We've heard it before: The housing market has hit bottom after the subprime debacle. But is it true this time? The rally in homebuilder ETFs this year suggests many investors are positioning for better times in the residential real estate market.
Analysts predict that even if robust growth is not seen right away, the sector will not drag on the U.S. economy anymore.
"Even with the overall economy slowing," Wells Fargo Securities economists said, cautiously, in a note to clients, "the budding recovery in the housing market appears to be gradually gaining momentum."
It has been about seven years since the housing bubble burst, and for the first time in a while home prices are shifting up, reports David Wessel for The WSJ. Plus, the number of unsold homes has been reduced, which is a key indicator, according to Mark Fleming, chief economist at CoreLogic.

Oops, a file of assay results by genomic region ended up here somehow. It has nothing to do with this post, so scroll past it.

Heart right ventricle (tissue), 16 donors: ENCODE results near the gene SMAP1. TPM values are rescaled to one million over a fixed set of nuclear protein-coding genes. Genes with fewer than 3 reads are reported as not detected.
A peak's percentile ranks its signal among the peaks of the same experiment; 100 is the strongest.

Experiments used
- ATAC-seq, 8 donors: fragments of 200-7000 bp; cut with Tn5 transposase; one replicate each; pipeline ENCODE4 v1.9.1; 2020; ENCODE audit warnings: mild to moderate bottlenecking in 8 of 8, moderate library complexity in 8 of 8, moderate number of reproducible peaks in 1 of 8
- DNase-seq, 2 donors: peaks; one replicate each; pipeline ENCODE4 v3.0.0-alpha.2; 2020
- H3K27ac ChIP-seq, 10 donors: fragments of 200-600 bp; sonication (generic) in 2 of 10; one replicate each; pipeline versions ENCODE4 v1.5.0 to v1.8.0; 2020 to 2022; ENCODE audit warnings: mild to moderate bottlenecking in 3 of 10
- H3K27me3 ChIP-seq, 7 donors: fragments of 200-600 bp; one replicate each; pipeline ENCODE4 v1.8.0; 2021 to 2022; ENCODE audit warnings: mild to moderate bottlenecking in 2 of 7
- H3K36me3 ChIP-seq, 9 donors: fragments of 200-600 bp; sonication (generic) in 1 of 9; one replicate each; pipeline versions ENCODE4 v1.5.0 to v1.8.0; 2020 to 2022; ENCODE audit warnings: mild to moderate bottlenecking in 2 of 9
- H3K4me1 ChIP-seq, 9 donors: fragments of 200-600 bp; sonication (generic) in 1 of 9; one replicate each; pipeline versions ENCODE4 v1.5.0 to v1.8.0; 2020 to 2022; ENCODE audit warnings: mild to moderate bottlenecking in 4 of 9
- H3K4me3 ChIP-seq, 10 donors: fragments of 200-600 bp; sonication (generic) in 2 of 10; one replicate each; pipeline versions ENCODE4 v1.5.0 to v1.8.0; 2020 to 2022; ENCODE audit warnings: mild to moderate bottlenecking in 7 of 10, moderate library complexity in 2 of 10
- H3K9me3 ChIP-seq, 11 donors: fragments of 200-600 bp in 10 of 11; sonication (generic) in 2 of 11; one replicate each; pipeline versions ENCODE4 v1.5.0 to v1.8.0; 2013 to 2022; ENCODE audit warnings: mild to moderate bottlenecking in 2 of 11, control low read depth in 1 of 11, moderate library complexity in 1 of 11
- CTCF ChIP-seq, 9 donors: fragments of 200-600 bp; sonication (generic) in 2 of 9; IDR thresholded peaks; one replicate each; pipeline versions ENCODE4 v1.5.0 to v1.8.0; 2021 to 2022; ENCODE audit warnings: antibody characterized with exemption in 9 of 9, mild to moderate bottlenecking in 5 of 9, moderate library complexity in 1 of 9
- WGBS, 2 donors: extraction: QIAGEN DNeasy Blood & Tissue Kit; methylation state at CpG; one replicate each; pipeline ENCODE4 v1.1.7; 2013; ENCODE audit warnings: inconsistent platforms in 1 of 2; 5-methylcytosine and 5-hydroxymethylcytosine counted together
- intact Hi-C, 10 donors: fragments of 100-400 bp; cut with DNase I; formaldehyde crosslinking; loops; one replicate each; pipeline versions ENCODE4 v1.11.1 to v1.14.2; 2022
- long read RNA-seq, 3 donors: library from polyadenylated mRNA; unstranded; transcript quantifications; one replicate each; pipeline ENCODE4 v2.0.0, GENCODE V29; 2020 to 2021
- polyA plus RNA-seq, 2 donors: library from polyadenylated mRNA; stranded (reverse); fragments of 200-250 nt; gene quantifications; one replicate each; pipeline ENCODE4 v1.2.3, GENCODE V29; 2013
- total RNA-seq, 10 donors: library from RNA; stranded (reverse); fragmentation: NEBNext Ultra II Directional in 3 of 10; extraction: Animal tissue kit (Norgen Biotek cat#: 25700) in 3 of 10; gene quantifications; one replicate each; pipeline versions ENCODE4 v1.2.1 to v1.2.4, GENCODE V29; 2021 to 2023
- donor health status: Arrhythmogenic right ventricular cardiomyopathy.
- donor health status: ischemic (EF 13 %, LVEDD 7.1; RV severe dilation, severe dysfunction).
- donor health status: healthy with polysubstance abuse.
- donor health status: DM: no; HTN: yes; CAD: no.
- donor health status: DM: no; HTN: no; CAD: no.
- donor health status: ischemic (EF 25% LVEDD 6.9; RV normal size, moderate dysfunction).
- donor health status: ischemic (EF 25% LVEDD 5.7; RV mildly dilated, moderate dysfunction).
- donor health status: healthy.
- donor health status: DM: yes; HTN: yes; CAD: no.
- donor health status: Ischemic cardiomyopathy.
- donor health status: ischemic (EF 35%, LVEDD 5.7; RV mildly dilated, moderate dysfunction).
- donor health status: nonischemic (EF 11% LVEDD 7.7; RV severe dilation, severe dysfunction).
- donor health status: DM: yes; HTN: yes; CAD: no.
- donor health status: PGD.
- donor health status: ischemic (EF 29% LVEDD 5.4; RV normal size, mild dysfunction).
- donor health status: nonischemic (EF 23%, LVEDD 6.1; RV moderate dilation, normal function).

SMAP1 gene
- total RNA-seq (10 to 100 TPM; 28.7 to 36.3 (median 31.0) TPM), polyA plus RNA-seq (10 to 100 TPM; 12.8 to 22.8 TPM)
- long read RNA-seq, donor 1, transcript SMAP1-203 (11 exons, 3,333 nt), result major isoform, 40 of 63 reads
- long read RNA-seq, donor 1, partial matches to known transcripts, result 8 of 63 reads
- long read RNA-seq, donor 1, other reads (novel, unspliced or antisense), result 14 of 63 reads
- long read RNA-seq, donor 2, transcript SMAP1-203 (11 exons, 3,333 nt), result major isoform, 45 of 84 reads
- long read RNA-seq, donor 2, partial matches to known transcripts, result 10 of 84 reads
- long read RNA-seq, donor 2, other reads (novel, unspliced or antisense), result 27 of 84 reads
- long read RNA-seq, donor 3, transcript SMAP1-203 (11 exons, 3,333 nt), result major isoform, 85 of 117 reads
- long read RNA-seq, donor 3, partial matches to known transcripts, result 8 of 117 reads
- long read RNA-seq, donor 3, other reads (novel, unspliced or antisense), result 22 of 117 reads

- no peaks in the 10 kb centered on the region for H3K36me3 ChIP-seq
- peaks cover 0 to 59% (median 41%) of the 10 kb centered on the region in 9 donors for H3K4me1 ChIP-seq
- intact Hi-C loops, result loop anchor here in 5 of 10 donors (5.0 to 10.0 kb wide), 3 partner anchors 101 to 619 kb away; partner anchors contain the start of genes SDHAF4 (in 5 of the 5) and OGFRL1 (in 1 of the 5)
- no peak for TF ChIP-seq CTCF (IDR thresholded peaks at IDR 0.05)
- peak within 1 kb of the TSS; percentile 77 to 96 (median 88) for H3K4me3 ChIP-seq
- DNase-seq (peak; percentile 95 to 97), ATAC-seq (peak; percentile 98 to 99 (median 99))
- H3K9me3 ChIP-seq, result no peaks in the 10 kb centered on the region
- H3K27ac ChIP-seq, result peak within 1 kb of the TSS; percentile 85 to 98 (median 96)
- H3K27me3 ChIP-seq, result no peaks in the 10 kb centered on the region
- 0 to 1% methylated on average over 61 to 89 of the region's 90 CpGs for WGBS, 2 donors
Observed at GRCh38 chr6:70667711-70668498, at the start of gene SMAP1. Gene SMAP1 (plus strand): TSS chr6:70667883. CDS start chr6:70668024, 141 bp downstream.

Homebuilders also resumed constructing new homes in May, up 26% compared with one year ago. Lennar (NYSE:) and KB Home (NYSE:) followed up with strong second-quarter earnings, with an increase in revenue seen for the past three quarters.
A recent survey at The Wall Street Journal found that out of 47 economists, 44 believe that the housing market has bottomed, but three think not.
The housing market has plenty of obstacles that remain in the way of regaining total strength. A weak job market in the U.S. is first and foremost. Plus, single-family housing starts, though up, remain 60% below the 2002 pre-bubble pace. The equity in U.S. homes is $2 trillion, or 25%, less than it was in 2002 and half what it was at the peak.
SPDR S&P Homebuilders ETF
Tisha Guerrero contributed to this article.